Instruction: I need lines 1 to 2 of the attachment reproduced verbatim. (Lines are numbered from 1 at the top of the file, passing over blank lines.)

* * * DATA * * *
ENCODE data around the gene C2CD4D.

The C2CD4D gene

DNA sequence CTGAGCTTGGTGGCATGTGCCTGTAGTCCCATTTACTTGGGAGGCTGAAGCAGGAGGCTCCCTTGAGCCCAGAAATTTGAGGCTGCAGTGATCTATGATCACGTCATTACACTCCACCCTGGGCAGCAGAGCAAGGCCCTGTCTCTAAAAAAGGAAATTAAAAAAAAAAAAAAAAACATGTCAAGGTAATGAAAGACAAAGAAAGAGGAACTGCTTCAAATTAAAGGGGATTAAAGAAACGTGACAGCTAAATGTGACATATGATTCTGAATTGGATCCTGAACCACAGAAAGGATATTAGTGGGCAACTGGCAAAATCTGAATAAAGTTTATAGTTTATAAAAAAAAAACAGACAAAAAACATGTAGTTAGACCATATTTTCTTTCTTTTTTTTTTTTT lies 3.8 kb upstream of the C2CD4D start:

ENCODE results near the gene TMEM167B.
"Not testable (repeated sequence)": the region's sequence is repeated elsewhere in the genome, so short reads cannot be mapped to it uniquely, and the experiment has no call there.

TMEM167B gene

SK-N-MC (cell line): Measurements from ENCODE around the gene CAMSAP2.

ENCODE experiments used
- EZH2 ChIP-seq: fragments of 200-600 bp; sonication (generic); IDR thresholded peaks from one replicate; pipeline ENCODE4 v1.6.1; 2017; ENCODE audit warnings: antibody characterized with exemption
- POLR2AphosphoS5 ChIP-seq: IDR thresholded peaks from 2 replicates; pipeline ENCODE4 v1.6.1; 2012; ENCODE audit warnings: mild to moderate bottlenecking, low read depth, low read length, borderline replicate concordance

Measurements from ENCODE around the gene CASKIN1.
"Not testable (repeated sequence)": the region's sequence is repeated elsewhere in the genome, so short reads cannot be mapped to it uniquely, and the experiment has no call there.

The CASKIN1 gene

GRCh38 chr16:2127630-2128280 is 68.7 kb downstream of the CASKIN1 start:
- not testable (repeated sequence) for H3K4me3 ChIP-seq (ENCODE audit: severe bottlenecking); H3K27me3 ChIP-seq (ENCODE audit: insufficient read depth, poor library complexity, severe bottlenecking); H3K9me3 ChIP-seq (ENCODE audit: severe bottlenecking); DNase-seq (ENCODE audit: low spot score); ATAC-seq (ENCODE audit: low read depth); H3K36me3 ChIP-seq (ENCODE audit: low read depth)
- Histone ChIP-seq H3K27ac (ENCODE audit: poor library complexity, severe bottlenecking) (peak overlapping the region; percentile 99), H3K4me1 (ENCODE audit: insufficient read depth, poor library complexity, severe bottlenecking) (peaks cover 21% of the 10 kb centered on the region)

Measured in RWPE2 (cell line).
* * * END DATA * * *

ENCODE data around the gene C2CD4D.

The C2CD4D gene